US attempts to contain China often result in self-harm. Photo: AFP / Getty

SEOUL – Amid upbeat market sentiments on China’s economy, currency and bonds, the Export-Import Bank of Korea (Korea Eximbank) has issued its first dim sum bonds in three years.

Last week, the bank issued 1.5 billion yuan worth of so-called dim sum bonds, or yuan-denominated bonds issued by offshore borrowers in the Hong Kong market, and more South Korean public institutions are expected to follow suit.

Although Beijing is striving to upgrade its domestic capital markets, Korea Eximbank decided to float dim sum bonds in offshore financial center Hong Kong rather than panda bonds in the mainland. The latter – yuan bonds issued by offshore borrowers in China – involve more complicated issuance procedures and regulatory approval.

State-run Korea Eximbank provides export credit and guarantee programs to support South Korean enterprises in their businesses overseas. While more South Korean institutions may follow Korea Eximbank’s move, there is a major complication for Korean issuers of yuan-denominated debt: US dollar swaps.

Dim sum looking tasty

Korea Eximbank, which borrows about $10 billion a year, mainly issues dollar bonds but also seeks to issue other currency bonds, both to lower its borrowing costs and diversify its borrowing lines.

The bank has issued some 25.3 billion yuan worth of dim sum bonds since August 2011, when it was the first South Korean institution to do so. Following that 2011 play, the number of South Korean dim sum bond issuers had risen to more than 25 by 2018.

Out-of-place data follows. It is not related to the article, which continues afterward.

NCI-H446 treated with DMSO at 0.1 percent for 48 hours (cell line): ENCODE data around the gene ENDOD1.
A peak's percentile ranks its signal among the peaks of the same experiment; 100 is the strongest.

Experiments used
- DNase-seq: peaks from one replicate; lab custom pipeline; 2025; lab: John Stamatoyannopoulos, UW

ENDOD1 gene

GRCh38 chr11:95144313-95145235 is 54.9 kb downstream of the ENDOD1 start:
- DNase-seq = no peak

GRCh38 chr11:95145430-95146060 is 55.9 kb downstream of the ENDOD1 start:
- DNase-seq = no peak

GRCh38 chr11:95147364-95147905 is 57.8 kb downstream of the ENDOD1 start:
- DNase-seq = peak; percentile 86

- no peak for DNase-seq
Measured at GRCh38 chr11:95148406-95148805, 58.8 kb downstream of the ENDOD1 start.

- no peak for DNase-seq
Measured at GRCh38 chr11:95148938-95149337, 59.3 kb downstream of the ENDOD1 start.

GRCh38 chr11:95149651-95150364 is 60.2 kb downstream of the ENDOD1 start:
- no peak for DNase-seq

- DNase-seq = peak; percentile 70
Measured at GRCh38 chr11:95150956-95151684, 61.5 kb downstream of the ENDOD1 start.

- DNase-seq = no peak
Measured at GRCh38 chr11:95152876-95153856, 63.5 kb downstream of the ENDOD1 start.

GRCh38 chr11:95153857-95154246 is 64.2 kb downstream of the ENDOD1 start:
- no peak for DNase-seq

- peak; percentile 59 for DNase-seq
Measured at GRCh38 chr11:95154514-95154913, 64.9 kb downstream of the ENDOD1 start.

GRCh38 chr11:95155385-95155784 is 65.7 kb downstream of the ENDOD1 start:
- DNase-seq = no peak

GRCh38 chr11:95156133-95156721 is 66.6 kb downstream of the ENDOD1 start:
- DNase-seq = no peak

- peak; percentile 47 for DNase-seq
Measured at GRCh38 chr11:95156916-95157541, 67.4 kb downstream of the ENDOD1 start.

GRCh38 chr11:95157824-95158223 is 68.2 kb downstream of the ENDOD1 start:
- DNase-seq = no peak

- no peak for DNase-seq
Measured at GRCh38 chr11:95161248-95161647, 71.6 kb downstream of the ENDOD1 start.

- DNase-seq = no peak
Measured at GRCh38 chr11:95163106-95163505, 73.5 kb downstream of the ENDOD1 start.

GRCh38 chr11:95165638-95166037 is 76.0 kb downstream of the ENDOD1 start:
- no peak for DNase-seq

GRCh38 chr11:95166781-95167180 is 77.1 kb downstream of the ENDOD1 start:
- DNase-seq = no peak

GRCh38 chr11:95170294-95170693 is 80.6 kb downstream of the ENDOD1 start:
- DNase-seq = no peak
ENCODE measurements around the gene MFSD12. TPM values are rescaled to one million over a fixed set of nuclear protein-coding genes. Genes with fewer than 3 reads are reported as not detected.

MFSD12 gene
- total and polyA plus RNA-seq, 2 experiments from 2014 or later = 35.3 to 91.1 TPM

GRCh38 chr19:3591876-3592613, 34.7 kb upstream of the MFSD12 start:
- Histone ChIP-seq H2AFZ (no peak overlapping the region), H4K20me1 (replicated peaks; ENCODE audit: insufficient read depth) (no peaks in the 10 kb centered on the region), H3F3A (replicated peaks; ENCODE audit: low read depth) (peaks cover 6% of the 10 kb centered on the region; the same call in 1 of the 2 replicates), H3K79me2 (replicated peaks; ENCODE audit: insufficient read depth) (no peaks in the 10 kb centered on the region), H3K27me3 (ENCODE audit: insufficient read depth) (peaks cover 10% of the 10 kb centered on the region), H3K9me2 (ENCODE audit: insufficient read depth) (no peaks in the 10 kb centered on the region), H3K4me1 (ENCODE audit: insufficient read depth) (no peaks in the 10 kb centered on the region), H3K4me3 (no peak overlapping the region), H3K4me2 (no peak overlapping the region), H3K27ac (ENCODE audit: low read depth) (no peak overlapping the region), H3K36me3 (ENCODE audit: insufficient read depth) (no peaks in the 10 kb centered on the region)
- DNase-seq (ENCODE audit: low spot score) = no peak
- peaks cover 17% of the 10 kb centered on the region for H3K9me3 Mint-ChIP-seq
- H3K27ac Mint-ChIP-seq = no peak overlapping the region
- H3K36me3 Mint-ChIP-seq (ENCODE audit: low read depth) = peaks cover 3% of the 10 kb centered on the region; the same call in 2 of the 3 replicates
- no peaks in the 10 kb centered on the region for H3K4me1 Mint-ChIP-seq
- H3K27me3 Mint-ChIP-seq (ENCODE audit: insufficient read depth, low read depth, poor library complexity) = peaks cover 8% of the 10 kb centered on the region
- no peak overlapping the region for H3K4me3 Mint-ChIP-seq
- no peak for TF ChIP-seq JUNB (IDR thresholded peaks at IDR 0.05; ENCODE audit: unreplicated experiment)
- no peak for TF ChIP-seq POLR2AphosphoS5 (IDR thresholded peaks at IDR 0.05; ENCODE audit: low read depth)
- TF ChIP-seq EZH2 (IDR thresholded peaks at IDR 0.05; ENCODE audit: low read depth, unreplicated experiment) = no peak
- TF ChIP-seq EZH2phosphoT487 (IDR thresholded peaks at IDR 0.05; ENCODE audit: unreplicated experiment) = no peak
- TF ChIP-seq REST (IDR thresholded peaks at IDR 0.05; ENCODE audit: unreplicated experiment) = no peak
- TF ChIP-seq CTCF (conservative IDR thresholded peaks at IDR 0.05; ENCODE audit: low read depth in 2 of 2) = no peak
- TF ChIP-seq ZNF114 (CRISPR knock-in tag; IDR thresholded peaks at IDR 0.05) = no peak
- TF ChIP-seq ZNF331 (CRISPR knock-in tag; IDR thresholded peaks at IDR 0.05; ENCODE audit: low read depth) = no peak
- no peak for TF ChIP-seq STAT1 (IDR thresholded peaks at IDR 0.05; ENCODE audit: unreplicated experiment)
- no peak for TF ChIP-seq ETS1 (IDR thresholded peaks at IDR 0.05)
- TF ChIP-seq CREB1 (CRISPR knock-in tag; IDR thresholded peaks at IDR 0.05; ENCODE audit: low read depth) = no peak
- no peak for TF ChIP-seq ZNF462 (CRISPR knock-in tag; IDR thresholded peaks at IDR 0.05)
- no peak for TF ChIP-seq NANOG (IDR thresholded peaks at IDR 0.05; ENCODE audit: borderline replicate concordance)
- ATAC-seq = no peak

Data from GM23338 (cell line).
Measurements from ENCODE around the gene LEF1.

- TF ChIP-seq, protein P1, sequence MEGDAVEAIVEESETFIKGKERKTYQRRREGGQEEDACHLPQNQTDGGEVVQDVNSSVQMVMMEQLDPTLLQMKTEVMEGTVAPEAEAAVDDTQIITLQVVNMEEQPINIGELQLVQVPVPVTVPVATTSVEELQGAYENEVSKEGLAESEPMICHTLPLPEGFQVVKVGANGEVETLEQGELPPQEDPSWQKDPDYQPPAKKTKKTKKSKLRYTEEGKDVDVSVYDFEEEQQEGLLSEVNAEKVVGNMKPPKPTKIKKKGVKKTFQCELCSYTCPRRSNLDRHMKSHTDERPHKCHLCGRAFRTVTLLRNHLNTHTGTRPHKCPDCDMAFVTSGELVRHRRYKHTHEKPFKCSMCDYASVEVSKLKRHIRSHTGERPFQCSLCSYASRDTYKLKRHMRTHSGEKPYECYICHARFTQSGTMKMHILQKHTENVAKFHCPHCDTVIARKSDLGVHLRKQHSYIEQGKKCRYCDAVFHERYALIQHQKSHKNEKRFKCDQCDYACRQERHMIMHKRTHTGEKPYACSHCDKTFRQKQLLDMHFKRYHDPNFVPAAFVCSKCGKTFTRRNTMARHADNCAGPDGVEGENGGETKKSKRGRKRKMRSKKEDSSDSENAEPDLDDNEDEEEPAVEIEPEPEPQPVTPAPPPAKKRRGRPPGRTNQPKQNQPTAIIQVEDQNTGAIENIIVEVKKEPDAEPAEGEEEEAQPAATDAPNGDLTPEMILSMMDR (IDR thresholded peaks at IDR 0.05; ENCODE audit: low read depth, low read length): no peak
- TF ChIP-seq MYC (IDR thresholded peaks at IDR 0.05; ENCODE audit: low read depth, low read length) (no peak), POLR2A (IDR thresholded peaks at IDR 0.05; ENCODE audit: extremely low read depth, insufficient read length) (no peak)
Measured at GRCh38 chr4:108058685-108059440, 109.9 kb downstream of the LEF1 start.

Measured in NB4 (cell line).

However, their number dropped sharply in 2019 as the US Fed’s interest rate cut led to lower dollar funding costs. With China providing the world with its largest growth engine as it powers out of pandemic-wracked 2020, the latest issuance is backed by macro sense and related confidence.

“As the expectation for the strong yuan grows due to the strong growth in the Chinese economy and the aggressive fiscal policy of the US Biden administration, yuan bonds have recently emerged as attractive assets,” Lee Dong-hoon, a director at Korea Eximbank, told Asia Times. “Investors in yuan bonds expect exchange gains from the strong yuan in the future.”

Supply and demand conditions in the yuan debt market are also favorable.

“As the large-scale yuan bonds mature this year and demand by existing yuan debt investors grows higher, the market conditions for issuing yuan bonds are rapidly improving,” said Lee, who heads the bank’s Treasury Unit.

Of Korea Eximbank’s total 1.5 billion yuan issuance, about 200 million yuan’s worth were grabbed by European investors. Traditionally, yuan bond investors have been Asian players based in Hong Kong, Singapore and Taiwan.

This suggests a widening geography of investors taking an interest in yuan debt, Lee said.

With Korea Eximbank having pioneered issuances of dim sum bonds in its home market, other players are likely to follow its latest lead.

“I understand that there are institutions that are looking into whether to issue,” said a source in Seoul financial circles who requested anonymity. “I understand that not only Korean institutions but also some European institutions are showing interest.”

Shadow of the greenback

For South Korean institutions, there is a snag attached to yuan issuances.

Even though China is South Korea’s leading trade partner, the US dollar remains the dominant currency for payments and settlements. As a result, when South Korean institutions issue foreign currency bonds denominated in currencies other than US dollars, they usually acquire greenbacks through a swap agreement to sell those currencies for dollars.

The bonds offered by Korea Eximbank have a maturity of three years with a coupon rate of 2.8%. However, the rate after the US dollar currency swap drops to six-month Libor + 0.11%. That is slightly lower than the Libor + 0.13% – the coupon rate of US dollar debt issued by Korea Eximbank.

Experts pointed out that the low US dollar borrowing and swap costs enabled by accommodative US macroeconomic policies could make South Korean issuers hesitant to go big into yuan-denominated bonds.

“When swapping dollars for yuan, it is not easy to get favorable currency swap rates,” warned one market source.